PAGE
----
Instead, Mod last summer turned to a company it already did business with: Microsoft and its Power B.I. (short for business intelligence) analytics tool. Power B.I., according to Deutsche Bank, can cost as little as $9.99 per user per month, a hard figure to beat.
Microsoft, as part of a broader push to make smarter workplace software, has made B.I. a priority, and told prospective customers, such as Mod, where it hoped to take the product.
“I knew Microsoft was going to put time and resources into B.I.,” Welling said.
Mod Pizza has plenty of company in jumping on the Power B.I. bandwagon.
At an industry event earlier this year, Microsoft said it had sold Power B.I. to 90,000 organizations — or more than twice Tableau’s entire customer base, according to Deutsche Bank. That growth, analysts with the investment bank said, came before Microsoft starting putting its massive sales force into action to promote Power B.I.
Tableau also has a smaller but still impressive sales force, one that has been rapidly growing for years. That is, until this spring, when Tableau said it would slow growth to give employees time to get fully trained.
Green sales workers were part of the reason for slowing numbers, Tableau executives said in April.
“At the end of Q1, less than 60 percent of our sales reps were fully ramped,” CEO Christian Chabot said on a conference call with executives while discussing first-quarter results in April. “We’re seeing an uptick in average tenure as our recently hired sales reps become more ramped, and we are enthused about the contribution those hires will make this year.”
Sales chief leaving
Tableau has yet to name a replacement for longtime sales chief Kelly Wright, who announced she would retire at the end of the year. The company also lost commercial-sales leader Scott Jones this spring when he jumped to SAP.
Tableau has internal sales-execution problems to fix, UBS analyst Brent Thill said. And yes, Microsoft is daunting. But Tableau has a product that sets itself apart, he said.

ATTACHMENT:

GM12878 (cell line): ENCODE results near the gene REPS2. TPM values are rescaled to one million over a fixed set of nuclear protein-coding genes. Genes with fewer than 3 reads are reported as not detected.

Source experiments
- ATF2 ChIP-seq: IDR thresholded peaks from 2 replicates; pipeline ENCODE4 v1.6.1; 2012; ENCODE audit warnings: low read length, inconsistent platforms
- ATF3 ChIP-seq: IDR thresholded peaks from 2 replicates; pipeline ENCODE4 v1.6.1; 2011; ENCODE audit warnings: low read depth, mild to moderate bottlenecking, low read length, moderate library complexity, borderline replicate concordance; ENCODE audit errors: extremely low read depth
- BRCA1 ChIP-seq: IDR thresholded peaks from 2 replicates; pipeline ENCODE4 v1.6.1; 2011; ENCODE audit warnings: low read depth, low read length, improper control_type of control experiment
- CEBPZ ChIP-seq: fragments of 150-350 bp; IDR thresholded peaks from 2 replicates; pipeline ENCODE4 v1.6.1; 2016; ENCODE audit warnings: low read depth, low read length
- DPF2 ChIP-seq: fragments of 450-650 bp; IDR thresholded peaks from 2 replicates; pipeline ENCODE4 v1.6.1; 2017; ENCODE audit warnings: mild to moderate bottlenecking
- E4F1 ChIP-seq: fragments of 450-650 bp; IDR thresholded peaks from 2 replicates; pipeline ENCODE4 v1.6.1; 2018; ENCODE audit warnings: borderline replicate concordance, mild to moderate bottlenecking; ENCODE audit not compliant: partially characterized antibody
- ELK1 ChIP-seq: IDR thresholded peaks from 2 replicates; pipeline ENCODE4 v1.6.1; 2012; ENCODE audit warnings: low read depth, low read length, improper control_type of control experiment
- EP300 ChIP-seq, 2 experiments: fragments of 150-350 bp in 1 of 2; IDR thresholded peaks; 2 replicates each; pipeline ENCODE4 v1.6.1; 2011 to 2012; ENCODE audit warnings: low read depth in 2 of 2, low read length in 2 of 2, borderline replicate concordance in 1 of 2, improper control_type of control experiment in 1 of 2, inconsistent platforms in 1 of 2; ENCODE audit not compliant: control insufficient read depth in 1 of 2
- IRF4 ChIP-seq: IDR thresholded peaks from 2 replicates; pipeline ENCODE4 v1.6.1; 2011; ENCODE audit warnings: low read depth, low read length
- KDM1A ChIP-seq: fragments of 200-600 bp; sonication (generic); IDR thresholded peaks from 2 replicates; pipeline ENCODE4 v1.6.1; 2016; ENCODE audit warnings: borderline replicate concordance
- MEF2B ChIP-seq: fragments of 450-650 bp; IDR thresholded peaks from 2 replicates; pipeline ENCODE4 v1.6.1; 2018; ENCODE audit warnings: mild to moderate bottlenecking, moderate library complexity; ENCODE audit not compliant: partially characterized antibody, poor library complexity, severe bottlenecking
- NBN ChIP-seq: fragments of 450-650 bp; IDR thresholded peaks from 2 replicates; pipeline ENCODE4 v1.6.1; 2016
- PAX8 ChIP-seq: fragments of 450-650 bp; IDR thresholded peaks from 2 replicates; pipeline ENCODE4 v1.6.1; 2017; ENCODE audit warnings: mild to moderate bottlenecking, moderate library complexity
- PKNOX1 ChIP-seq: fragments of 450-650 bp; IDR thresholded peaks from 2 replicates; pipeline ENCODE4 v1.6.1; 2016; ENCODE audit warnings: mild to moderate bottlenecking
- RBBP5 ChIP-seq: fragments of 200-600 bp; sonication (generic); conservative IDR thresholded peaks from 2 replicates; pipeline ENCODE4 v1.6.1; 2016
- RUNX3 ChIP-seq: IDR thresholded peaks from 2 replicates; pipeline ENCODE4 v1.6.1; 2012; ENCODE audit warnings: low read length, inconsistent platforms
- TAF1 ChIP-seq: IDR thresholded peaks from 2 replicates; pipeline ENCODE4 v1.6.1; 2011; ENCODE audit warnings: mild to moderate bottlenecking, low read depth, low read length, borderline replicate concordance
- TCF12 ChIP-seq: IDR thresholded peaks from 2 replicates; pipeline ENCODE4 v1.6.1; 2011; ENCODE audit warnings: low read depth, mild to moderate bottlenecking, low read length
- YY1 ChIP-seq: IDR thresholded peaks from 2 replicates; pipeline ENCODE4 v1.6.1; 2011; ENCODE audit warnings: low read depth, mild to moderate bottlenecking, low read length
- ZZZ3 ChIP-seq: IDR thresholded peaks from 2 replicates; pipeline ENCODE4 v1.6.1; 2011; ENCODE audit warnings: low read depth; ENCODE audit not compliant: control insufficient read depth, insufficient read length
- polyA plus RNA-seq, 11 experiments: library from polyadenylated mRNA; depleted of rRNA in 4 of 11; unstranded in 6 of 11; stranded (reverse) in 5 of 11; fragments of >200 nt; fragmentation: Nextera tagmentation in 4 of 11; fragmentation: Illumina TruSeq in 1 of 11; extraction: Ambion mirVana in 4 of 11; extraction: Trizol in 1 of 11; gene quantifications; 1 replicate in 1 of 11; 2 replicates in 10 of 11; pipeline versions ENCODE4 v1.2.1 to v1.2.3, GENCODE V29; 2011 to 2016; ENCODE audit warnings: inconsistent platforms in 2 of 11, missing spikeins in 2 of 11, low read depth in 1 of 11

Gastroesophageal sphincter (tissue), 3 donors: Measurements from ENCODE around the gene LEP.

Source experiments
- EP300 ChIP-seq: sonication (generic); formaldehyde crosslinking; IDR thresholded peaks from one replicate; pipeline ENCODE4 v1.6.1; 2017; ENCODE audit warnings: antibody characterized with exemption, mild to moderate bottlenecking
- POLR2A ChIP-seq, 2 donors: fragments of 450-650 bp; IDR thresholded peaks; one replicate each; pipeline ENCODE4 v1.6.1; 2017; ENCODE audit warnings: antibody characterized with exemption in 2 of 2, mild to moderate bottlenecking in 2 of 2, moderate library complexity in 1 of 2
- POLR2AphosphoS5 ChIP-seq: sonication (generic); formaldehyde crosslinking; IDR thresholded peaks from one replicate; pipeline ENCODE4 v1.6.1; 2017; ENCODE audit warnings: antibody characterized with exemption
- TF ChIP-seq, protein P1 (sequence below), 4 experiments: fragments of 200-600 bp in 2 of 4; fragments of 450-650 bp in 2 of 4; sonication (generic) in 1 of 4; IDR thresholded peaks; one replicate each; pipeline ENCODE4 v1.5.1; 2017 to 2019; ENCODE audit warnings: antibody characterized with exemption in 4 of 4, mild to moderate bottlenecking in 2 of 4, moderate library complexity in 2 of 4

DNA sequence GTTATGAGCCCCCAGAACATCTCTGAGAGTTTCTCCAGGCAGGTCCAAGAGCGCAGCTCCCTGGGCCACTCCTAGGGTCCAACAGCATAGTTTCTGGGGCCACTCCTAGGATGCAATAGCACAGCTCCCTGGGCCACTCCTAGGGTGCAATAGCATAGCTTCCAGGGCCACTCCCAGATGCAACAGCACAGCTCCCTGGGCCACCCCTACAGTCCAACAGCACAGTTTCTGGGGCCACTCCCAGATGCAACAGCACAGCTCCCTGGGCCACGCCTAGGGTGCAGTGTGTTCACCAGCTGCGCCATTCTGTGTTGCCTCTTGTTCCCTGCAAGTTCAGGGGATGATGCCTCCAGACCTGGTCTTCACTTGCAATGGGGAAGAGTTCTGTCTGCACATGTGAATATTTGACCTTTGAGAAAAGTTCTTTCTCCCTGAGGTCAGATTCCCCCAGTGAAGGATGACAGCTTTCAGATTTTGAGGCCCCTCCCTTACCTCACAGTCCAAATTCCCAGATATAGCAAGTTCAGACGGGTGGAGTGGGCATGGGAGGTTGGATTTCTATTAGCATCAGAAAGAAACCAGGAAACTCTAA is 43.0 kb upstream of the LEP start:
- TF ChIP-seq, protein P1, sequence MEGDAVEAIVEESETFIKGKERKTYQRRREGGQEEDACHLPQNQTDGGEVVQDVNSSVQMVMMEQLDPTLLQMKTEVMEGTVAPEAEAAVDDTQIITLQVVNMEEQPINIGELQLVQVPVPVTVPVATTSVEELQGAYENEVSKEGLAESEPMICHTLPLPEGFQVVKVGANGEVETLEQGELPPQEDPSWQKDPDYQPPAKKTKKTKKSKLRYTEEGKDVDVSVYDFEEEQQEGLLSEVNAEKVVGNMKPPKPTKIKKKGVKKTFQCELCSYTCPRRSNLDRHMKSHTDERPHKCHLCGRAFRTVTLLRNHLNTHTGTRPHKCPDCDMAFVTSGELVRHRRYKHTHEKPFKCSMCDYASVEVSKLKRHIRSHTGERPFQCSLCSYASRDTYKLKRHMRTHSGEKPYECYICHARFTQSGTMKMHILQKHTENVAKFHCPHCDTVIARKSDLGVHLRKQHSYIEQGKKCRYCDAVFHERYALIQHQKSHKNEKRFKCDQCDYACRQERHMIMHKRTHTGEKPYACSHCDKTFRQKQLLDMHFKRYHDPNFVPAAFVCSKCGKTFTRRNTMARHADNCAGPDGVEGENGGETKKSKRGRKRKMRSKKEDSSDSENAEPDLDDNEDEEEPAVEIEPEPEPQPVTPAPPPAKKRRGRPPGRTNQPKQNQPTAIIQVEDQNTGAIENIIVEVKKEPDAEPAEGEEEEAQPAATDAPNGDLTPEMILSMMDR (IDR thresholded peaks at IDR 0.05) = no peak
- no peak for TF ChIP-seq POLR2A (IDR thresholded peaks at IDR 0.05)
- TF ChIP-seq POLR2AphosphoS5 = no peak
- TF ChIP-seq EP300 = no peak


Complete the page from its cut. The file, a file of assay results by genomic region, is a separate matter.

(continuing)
“I think they went through a growing pain around their enterprise adoption,” Thill said. “I don’t believe that this is a technical issue.”
The quality of Tableau’s product is the biggest thing the company has going for it. Many analysts and users agree that Tableau’s software is excellent. Better, in most cases, than its competitors’. Companies are eagerly awaiting the launch of the newest version, Tableau 10, which includes updates aimed at enterprise customers.
Power B.I. will work well for companies that work mostly on a Microsoft platform, but Tableau has the advantage of integrating with many different data sources and can process “heavier” solutions. Microsoft has likely stalled some potential deals for Tableau, Thill said, but competition is not its main issue.
That would be internal sales challenges, something Thill is optimistic Tableau can work out.
“If you’re a software company, you’d rather have to fix your sales problems than your technology problems,” he said.
At a potential Seattle customer, the Marination Station restaurant operation, Tableau is dealing with both.
Marination uses Tableau’s free tablet app, Vizable, and is considering purchasing a desktop license. But Marination’s point-of-sale system doesn’t communicate well with Tableau’s tools.
Marination is working with Tableau to see if the technologies can be integrated, and co-owner Roz Edison said she is optimistic it will work out.
“We are looking at a couple other options but would rather go through every possible platform to make Tableau work,” she said.
Fremont-based Tableau announced plans for a large expansion in Kirkland, where it will anchor an under-construction office tower in the upcoming Kirkland Urban development.